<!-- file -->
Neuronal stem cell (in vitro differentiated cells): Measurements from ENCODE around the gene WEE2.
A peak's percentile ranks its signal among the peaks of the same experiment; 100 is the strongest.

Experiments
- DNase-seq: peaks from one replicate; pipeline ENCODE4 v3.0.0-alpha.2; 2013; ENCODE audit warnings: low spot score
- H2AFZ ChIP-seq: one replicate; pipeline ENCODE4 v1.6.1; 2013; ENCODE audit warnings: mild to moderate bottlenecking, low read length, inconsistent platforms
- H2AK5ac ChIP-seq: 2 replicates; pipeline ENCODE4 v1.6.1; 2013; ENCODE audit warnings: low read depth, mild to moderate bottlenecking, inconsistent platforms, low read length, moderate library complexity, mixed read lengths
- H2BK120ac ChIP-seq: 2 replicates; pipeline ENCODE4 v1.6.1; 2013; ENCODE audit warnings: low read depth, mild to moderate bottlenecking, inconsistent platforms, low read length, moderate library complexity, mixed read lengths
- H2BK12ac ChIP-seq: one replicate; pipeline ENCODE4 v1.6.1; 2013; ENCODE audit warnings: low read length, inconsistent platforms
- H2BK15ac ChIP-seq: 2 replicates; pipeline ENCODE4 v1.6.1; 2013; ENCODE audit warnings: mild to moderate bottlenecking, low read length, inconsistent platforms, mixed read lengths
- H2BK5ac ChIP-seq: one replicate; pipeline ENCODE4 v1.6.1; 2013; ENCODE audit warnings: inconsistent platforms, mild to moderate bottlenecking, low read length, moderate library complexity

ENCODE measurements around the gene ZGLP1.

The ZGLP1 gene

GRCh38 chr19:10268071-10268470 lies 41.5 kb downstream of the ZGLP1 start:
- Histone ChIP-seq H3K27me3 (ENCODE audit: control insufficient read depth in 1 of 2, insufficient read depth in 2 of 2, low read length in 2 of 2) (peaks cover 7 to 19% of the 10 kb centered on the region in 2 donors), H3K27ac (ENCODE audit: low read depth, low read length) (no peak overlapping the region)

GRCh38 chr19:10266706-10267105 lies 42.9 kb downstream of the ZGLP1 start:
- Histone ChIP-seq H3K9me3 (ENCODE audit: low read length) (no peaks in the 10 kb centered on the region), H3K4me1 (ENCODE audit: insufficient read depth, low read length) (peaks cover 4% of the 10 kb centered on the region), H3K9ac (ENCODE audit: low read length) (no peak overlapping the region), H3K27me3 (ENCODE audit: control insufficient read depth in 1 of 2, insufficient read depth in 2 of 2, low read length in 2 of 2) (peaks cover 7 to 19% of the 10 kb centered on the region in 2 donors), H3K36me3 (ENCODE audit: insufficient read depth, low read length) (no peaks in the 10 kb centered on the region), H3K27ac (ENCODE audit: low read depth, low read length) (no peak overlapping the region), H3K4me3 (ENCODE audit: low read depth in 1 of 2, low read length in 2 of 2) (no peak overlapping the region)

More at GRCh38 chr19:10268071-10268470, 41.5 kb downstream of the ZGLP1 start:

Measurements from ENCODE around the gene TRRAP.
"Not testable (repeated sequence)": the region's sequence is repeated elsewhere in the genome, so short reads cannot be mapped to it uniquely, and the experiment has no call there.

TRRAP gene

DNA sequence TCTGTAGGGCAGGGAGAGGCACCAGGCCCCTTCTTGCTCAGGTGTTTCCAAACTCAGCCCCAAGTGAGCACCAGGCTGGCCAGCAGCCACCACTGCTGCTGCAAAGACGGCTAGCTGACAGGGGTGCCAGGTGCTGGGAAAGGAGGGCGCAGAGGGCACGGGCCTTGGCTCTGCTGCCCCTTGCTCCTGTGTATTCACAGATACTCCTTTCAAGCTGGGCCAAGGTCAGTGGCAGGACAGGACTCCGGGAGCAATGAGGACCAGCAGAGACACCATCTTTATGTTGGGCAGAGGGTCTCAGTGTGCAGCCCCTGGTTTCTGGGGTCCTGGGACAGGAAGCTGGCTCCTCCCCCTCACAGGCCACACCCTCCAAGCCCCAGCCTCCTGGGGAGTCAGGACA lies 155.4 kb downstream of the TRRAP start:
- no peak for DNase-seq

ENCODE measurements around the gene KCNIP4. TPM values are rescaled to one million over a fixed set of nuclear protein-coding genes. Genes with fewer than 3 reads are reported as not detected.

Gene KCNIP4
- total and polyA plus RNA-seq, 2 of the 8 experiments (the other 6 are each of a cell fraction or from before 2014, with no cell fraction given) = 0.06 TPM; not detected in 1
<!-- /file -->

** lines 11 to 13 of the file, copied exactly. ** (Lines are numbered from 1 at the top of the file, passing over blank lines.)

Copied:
ENCODE measurements around the gene ZGLP1.

The ZGLP1 gene

GRCh38 chr19:10268071-10268470 lies 41.5 kb downstream of the ZGLP1 start: